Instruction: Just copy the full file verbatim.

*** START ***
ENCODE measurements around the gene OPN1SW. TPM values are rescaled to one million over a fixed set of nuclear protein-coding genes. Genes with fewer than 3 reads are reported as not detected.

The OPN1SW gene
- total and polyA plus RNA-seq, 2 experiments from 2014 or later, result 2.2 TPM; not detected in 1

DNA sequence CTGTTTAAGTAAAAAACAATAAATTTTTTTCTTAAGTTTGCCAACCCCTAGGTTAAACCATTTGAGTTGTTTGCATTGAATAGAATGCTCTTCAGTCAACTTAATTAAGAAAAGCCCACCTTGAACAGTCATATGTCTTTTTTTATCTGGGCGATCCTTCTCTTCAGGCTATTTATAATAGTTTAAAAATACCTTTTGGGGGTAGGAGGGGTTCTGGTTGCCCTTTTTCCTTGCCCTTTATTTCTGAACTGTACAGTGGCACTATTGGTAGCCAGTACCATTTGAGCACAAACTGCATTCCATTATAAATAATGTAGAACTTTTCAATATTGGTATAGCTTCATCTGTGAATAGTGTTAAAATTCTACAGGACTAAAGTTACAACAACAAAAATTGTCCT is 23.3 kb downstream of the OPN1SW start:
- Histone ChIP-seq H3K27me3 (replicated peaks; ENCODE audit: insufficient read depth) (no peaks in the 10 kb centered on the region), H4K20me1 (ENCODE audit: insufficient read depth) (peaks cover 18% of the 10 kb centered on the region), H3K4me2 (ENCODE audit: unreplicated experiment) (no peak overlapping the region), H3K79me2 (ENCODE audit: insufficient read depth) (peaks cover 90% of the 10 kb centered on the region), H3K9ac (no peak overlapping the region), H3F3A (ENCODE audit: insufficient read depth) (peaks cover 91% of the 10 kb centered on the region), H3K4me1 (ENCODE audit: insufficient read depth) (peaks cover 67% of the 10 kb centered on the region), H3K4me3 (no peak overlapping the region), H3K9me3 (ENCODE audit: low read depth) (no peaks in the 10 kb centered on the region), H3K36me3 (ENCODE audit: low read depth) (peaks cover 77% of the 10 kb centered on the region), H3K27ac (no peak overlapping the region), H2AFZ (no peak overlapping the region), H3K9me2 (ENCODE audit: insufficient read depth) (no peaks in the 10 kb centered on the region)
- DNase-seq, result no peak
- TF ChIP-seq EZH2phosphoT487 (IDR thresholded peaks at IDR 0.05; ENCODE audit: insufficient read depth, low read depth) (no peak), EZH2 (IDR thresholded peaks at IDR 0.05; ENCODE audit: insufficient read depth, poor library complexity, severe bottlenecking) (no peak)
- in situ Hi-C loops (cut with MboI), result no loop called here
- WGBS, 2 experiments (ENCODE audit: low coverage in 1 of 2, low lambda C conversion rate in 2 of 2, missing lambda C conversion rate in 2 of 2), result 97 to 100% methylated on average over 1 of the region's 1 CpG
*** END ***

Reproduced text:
ENCODE measurements around the gene OPN1SW. TPM values are rescaled to one million over a fixed set of nuclear protein-coding genes. Genes with fewer than 3 reads are reported as not detected.

The OPN1SW gene
- total and polyA plus RNA-seq, 2 experiments from 2014 or later, result 2.2 TPM; not detected in 1

DNA sequence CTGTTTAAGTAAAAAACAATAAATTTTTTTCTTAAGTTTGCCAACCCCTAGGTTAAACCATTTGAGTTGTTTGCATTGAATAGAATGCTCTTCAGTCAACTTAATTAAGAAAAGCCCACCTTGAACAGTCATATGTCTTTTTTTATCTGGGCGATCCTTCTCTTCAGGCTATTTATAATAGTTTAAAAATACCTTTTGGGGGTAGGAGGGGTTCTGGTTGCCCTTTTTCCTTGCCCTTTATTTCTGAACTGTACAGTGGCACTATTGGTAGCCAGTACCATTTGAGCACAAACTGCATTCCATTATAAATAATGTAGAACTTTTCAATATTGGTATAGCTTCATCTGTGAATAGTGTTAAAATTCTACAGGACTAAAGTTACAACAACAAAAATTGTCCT is 23.3 kb downstream of the OPN1SW start:
- Histone ChIP-seq H3K27me3 (replicated peaks; ENCODE audit: insufficient read depth) (no peaks in the 10 kb centered on the region), H4K20me1 (ENCODE audit: insufficient read depth) (peaks cover 18% of the 10 kb centered on the region), H3K4me2 (ENCODE audit: unreplicated experiment) (no peak overlapping the region), H3K79me2 (ENCODE audit: insufficient read depth) (peaks cover 90% of the 10 kb centered on the region), H3K9ac (no peak overlapping the region), H3F3A (ENCODE audit: insufficient read depth) (peaks cover 91% of the 10 kb centered on the region), H3K4me1 (ENCODE audit: insufficient read depth) (peaks cover 67% of the 10 kb centered on the region), H3K4me3 (no peak overlapping the region), H3K9me3 (ENCODE audit: low read depth) (no peaks in the 10 kb centered on the region), H3K36me3 (ENCODE audit: low read depth) (peaks cover 77% of the 10 kb centered on the region), H3K27ac (no peak overlapping the region), H2AFZ (no peak overlapping the region), H3K9me2 (ENCODE audit: insufficient read depth) (no peaks in the 10 kb centered on the region)
- DNase-seq, result no peak
- TF ChIP-seq EZH2phosphoT487 (IDR thresholded peaks at IDR 0.05; ENCODE audit: insufficient read depth, low read depth) (no peak), EZH2 (IDR thresholded peaks at IDR 0.05; ENCODE audit: insufficient read depth, poor library complexity, severe bottlenecking) (no peak)
- in situ Hi-C loops (cut with MboI), result no loop called here
- WGBS, 2 experiments (ENCODE audit: low coverage in 1 of 2, low lambda C conversion rate in 2 of 2, missing lambda C conversion rate in 2 of 2), result 97 to 100% methylated on average over 1 of the region's 1 CpG